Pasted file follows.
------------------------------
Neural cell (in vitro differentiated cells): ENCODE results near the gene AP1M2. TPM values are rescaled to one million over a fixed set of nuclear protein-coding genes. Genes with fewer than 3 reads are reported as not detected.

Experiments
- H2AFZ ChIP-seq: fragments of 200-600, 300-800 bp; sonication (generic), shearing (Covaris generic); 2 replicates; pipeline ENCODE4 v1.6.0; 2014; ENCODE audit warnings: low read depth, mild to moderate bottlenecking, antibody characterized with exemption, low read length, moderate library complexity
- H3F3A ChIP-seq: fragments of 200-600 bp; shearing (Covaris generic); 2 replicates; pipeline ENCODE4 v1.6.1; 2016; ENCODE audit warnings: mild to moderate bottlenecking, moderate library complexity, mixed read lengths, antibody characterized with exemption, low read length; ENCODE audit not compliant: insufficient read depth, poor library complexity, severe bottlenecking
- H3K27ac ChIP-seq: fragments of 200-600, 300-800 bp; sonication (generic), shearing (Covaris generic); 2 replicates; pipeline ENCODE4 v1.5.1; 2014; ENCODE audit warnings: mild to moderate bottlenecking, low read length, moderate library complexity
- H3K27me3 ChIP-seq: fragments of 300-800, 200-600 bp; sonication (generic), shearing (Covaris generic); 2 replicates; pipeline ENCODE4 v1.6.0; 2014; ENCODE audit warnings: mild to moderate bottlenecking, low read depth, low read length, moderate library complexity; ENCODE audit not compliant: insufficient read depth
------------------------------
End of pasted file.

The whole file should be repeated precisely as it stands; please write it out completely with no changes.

Neural cell (in vitro differentiated cells): ENCODE results near the gene AP1M2. TPM values are rescaled to one million over a fixed set of nuclear protein-coding genes. Genes with fewer than 3 reads are reported as not detected.

Experiments
- H2AFZ ChIP-seq: fragments of 200-600, 300-800 bp; sonication (generic), shearing (Covaris generic); 2 replicates; pipeline ENCODE4 v1.6.0; 2014; ENCODE audit warnings: low read depth, mild to moderate bottlenecking, antibody characterized with exemption, low read length, moderate library complexity
- H3F3A ChIP-seq: fragments of 200-600 bp; shearing (Covaris generic); 2 replicates; pipeline ENCODE4 v1.6.1; 2016; ENCODE audit warnings: mild to moderate bottlenecking, moderate library complexity, mixed read lengths, antibody characterized with exemption, low read length; ENCODE audit not compliant: insufficient read depth, poor library complexity, severe bottlenecking
- H3K27ac ChIP-seq: fragments of 200-600, 300-800 bp; sonication (generic), shearing (Covaris generic); 2 replicates; pipeline ENCODE4 v1.5.1; 2014; ENCODE audit warnings: mild to moderate bottlenecking, low read length, moderate library complexity
- H3K27me3 ChIP-seq: fragments of 300-800, 200-600 bp; sonication (generic), shearing (Covaris generic); 2 replicates; pipeline ENCODE4 v1.6.0; 2014; ENCODE audit warnings: mild to moderate bottlenecking, low read depth, low read length, moderate library complexity; ENCODE audit not compliant: insufficient read depth